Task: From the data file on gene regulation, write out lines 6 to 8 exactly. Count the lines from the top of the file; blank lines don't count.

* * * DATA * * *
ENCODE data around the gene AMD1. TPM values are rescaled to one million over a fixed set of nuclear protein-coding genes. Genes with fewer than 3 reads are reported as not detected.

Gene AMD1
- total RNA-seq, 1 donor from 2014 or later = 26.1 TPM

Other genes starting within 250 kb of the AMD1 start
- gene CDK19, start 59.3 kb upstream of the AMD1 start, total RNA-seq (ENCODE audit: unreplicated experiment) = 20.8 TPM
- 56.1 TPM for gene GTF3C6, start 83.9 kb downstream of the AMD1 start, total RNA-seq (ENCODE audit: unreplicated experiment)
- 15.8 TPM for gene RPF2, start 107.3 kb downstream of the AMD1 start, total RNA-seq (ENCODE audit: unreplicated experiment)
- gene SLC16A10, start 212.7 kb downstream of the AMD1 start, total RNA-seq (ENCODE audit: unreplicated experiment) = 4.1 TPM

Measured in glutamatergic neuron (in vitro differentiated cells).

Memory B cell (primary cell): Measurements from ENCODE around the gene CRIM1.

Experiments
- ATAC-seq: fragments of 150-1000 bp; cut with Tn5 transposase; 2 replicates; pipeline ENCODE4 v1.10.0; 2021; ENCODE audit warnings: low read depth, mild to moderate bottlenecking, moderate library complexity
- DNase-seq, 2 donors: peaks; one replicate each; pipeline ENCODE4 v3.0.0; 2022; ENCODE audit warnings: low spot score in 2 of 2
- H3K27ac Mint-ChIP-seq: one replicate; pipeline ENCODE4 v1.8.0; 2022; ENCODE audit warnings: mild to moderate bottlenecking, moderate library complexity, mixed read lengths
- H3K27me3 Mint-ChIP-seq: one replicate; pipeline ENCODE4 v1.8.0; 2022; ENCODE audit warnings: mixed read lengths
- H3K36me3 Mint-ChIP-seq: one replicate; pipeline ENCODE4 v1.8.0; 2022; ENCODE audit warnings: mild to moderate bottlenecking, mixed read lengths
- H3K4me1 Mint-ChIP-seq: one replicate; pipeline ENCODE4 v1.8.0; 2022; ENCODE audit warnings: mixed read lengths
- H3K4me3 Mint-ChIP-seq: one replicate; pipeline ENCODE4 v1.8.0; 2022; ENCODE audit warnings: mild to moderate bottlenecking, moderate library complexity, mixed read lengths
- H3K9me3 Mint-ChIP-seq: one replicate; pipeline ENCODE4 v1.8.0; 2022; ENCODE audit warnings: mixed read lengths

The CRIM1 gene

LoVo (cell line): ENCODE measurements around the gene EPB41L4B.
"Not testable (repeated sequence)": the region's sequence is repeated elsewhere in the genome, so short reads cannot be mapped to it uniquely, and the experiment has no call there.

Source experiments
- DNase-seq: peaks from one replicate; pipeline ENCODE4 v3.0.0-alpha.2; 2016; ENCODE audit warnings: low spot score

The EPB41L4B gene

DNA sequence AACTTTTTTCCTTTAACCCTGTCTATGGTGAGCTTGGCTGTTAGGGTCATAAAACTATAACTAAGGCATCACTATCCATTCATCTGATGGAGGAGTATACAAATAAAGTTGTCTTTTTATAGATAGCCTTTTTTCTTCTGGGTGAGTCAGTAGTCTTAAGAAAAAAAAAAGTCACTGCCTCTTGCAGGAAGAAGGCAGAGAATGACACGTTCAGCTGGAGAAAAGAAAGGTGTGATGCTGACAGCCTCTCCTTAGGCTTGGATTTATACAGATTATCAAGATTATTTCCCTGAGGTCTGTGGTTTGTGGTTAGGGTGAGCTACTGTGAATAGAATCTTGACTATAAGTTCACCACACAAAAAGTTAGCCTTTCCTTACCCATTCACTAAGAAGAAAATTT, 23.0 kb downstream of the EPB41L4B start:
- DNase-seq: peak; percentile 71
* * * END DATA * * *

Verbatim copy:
- 56.1 TPM for gene GTF3C6, start 83.9 kb downstream of the AMD1 start, total RNA-seq (ENCODE audit: unreplicated experiment)
- 15.8 TPM for gene RPF2, start 107.3 kb downstream of the AMD1 start, total RNA-seq (ENCODE audit: unreplicated experiment)
- gene SLC16A10, start 212.7 kb downstream of the AMD1 start, total RNA-seq (ENCODE audit: unreplicated experiment) = 4.1 TPM